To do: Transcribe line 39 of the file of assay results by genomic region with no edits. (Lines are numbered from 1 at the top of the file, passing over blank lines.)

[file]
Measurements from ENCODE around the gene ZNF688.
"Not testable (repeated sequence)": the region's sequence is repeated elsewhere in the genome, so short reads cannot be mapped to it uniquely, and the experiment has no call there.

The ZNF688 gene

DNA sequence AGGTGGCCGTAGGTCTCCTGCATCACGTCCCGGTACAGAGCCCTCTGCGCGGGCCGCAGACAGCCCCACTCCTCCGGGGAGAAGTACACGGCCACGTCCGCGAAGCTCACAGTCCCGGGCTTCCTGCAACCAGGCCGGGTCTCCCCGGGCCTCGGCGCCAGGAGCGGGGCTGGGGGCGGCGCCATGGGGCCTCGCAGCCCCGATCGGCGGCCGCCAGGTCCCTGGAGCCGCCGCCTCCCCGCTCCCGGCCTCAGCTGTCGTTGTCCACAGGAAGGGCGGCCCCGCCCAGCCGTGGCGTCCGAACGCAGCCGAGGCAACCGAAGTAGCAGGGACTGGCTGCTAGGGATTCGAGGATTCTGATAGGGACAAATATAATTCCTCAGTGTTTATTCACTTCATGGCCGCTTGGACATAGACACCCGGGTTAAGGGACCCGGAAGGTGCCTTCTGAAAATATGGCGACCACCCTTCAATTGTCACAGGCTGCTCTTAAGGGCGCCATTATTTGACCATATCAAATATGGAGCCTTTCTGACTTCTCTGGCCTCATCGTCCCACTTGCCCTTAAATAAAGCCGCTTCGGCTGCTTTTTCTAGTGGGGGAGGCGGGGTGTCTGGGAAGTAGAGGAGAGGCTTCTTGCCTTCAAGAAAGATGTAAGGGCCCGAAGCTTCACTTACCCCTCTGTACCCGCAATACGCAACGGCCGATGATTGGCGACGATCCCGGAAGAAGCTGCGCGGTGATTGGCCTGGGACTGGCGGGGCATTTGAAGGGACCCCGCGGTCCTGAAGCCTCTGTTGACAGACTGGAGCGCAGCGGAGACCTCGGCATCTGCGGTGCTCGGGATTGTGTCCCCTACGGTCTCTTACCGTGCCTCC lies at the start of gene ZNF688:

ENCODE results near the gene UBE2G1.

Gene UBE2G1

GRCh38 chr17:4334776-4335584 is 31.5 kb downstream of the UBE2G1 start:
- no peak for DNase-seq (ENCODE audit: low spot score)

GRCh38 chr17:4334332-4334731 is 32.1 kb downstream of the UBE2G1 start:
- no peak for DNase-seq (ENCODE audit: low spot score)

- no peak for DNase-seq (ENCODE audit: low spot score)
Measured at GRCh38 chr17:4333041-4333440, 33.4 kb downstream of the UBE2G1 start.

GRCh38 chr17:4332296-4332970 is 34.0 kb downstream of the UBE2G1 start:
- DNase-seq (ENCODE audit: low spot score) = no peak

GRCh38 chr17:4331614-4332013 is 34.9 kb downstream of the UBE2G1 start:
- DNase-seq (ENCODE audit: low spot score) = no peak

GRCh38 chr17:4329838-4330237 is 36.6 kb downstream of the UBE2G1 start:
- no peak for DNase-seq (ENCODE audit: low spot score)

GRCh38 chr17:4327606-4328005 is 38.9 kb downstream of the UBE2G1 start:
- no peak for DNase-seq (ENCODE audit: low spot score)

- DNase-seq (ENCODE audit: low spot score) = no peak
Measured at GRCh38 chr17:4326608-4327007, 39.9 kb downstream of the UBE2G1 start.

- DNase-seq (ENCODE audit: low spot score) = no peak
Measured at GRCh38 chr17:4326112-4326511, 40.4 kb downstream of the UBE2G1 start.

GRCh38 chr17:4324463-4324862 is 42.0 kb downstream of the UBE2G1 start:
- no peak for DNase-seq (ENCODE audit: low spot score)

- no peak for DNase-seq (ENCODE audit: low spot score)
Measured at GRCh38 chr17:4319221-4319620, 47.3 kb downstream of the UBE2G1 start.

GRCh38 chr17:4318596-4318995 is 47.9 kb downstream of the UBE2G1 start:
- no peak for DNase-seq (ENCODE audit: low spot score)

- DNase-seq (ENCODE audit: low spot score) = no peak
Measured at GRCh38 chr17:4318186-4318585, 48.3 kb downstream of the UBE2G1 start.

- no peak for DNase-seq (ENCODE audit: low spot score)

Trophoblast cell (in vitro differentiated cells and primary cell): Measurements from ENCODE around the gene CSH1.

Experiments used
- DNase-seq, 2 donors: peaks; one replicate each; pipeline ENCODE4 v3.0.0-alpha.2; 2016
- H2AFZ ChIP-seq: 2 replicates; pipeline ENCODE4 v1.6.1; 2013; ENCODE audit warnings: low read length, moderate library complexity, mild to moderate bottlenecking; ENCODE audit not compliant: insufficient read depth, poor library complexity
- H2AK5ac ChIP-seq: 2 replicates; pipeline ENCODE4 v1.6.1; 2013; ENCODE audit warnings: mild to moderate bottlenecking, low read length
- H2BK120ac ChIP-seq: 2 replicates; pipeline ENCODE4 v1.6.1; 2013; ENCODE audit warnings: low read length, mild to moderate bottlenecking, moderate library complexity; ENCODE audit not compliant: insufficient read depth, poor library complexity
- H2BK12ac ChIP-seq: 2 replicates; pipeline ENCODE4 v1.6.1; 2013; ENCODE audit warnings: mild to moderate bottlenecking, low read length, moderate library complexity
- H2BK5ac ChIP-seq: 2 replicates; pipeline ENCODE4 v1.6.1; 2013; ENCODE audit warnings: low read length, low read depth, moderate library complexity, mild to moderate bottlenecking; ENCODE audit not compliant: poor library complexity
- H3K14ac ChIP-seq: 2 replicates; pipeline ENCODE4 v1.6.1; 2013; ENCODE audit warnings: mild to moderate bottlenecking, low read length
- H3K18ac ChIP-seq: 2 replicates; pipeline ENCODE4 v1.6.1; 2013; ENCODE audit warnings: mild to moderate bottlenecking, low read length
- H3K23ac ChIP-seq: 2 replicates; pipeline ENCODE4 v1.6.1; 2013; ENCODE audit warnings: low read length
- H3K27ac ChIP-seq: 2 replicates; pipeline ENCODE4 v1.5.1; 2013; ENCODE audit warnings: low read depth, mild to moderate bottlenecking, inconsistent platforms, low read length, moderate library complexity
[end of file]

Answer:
- H2BK120ac ChIP-seq: 2 replicates; pipeline ENCODE4 v1.6.1; 2013; ENCODE audit warnings: low read length, mild to moderate bottlenecking, moderate library complexity; ENCODE audit not compliant: insufficient read depth, poor library complexity